I just got called in to a new house to do three ceiling repairs that were smack dab in the middle of each ceiling. The original plasterer was called in to fill the three boxes that needed to be filled and textured. It was a sand finish swirl ceiling in each area. Two things went wrong: First, no mesh tape was used over the areas, and second, when the basecoat was used to fill the holes, they went over them when they were bone dry and didn't wet them down at all. Add to that the fact that they used sand finish with a high sand content. They applied the sand finish over the dry basecoat and the moisture was instantly pulled out of it.

There's this thick mixture with a huge amount of sand in it looking like a small mound about 1/4 inch thick over the area. Doesn't sound high but that kind of bulge made it stand out on each ceiling. They tried rubbing it down but all that succeeded in doing was making it bald in some areas with the sand swooped and clumped into a peak on one side. Needless to say, it was rejected on the walk-through by the homeowner. The second attempt only made things worse.

My point on texture repairs is this: Strike while the irons hot. In other words, block or base in the area, then, while the basecoat is just about to set or has just set-follow up immediately with the texturing. You use the moisture that's present in the base as a foundation over which to work. Going over fresh basecoat lessens the amount of moisture being pulled out of the finish you're applying over it, allowing the sand to spread instead of building up instantly on the basecoat.


One of the most important points in figuring your pricing is location, location, location. Where is the repair going to be done? An area that really doesn't matter much, say behind a refrigerator, is much different than an outlet box or light hole cut in the wrong place in the center of a dining room ceiling that has full sunlight on it all day long. The one behind the fridge the homeowner and/or contractor can live with done well. The one on the ceiling needs to be exactly right and is critical to a homeowner giving the thumbs up on the final review of the new house. This is why a person who does repair work exactly right is worth their weight in gold and can charge pretty much what they want.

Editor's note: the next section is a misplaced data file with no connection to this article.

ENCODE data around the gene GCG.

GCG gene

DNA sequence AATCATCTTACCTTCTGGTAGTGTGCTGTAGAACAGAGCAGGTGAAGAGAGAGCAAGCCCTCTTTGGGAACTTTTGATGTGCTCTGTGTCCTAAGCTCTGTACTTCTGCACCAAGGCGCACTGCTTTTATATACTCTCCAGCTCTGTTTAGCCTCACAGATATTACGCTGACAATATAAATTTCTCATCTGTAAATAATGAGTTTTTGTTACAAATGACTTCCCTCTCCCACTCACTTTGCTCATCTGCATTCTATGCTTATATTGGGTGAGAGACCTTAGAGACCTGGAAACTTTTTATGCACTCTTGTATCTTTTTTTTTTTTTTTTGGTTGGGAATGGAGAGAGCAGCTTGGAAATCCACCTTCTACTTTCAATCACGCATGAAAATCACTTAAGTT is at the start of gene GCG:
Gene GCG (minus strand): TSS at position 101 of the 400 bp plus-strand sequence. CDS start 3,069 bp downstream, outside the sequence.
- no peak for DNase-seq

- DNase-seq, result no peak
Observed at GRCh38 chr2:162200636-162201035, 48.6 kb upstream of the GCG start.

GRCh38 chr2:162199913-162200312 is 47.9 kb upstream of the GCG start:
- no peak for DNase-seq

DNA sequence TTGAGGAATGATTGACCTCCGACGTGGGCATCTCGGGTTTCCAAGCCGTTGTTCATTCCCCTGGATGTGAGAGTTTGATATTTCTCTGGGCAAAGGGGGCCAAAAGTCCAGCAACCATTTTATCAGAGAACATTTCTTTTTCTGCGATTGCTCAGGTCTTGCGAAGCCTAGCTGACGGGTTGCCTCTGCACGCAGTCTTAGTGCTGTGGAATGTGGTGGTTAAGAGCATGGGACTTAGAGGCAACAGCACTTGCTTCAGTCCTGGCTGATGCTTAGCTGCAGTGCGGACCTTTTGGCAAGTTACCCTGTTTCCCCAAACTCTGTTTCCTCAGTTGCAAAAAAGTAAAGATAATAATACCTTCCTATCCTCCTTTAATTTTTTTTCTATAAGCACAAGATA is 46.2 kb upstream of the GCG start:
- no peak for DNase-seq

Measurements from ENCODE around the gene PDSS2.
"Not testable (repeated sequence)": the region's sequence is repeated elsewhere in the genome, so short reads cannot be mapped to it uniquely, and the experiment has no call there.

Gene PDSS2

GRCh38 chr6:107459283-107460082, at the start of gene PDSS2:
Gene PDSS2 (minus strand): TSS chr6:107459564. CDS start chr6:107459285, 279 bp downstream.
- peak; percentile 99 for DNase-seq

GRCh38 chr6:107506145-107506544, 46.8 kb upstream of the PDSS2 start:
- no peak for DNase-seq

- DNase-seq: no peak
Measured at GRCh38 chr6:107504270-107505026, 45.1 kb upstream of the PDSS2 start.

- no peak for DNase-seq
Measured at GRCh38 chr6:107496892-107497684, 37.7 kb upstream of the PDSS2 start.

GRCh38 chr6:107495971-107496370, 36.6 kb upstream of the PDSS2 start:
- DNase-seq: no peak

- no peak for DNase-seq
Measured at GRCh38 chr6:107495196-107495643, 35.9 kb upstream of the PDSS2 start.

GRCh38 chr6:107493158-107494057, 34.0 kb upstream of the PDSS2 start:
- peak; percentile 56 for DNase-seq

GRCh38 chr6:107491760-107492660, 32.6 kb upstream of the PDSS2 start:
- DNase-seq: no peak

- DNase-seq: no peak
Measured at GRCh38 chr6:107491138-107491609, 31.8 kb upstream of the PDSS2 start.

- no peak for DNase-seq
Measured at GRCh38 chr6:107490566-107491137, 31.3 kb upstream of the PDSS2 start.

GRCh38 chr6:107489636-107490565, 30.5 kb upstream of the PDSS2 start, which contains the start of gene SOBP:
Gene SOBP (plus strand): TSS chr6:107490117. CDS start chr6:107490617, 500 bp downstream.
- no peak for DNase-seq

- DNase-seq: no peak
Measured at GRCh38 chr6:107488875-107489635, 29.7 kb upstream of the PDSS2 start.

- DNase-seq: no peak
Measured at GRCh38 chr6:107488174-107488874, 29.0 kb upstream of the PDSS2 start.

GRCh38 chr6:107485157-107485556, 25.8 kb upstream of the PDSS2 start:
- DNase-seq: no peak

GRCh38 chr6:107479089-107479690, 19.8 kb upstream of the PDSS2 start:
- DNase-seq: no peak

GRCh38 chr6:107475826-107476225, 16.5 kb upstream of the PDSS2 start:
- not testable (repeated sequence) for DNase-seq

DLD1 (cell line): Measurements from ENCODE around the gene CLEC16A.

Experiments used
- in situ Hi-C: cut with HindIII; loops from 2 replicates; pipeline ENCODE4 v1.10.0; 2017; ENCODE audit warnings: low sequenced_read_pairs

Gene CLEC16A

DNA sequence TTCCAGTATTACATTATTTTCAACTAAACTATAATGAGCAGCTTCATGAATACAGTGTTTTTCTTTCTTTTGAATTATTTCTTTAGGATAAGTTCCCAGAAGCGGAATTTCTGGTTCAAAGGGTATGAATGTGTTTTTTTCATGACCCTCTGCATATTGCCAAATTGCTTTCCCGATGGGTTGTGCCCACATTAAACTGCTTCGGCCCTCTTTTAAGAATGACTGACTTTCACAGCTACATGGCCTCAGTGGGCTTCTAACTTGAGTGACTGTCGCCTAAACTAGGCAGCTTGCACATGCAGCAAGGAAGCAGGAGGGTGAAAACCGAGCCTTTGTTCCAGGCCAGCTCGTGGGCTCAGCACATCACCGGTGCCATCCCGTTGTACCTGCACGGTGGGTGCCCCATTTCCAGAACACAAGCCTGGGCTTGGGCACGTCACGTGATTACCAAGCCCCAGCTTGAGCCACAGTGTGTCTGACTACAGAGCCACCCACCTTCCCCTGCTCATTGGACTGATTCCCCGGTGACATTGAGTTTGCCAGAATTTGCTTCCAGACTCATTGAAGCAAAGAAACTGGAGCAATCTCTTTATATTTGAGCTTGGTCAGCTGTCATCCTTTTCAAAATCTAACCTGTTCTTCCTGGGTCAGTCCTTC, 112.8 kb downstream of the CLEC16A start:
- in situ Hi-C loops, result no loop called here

I mean think about it: What are the options for the contractor if the repairs are rejected? That's what you want to base your pricing on-not on the amount of material that's used or the amount of time it took to do the work. That's all relative. It's the end result that counts. Are three ceiling repairs (done with a trowel full of material in 20 minutes) worth $500? I think so, especially if the only other solution is to resurface all three ceilings over again. Lesson: Go for the gold.

Lately, I've been describing myself less as Plaster Man and more of a touch-up artist. I hope you adopt the same line of thinking. It makes paying the bills-and filling the gas tank-a little easier.

Congratulations go out to Miles Kihara from Honolulu, Hawaii, this month's winner of the Plaster Man/Walls & CeilingsT-shirt. To enter the T-shirt contest, send your name and address to me in care of this magazine or e-mail Your entry will also put you in the running for another work-site radio we'll be giving away soon. Until next time, Plaster On!